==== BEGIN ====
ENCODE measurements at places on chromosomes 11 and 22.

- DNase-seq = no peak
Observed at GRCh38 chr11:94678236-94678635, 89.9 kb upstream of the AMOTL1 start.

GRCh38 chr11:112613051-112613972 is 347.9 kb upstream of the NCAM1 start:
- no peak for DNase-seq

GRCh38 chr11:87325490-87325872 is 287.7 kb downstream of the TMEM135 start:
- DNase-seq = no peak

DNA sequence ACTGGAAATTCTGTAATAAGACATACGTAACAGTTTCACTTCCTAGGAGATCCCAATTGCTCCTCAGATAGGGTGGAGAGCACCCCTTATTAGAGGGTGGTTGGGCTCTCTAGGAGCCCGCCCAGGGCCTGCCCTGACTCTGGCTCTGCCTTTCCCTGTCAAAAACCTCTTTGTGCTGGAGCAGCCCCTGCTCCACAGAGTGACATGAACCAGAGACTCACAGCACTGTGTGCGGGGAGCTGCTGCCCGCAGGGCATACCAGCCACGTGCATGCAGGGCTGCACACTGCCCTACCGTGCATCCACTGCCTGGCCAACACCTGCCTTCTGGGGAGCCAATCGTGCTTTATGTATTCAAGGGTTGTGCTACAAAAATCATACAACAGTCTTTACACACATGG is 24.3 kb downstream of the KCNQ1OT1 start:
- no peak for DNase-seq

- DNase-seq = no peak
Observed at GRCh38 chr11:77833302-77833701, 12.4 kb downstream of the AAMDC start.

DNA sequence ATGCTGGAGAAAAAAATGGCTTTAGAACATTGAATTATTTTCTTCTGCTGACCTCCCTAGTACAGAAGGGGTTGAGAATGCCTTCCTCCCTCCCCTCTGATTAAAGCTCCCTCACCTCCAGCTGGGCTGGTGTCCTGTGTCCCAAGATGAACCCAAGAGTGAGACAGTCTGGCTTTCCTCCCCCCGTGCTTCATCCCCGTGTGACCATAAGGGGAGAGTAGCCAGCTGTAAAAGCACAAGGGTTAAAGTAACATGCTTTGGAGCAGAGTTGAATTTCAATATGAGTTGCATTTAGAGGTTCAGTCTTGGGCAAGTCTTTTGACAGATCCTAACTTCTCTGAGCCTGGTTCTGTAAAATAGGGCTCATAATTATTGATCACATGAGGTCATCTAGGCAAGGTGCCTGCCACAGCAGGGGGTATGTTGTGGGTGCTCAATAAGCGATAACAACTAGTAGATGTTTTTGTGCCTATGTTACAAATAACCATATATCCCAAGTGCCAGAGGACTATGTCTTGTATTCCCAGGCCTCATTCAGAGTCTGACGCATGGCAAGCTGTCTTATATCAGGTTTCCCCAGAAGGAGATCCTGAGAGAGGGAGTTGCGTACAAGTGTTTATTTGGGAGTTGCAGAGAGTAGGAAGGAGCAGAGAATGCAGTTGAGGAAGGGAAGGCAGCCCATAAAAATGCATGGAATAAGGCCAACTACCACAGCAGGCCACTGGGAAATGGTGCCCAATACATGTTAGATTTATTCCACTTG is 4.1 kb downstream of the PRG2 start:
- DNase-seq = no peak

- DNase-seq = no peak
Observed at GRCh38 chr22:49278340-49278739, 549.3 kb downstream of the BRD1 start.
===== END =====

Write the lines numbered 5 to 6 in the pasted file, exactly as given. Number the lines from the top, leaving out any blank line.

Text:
- no peak for DNase-seq

GRCh38 chr11:87325490-87325872 is 287.7 kb downstream of the TMEM135 start: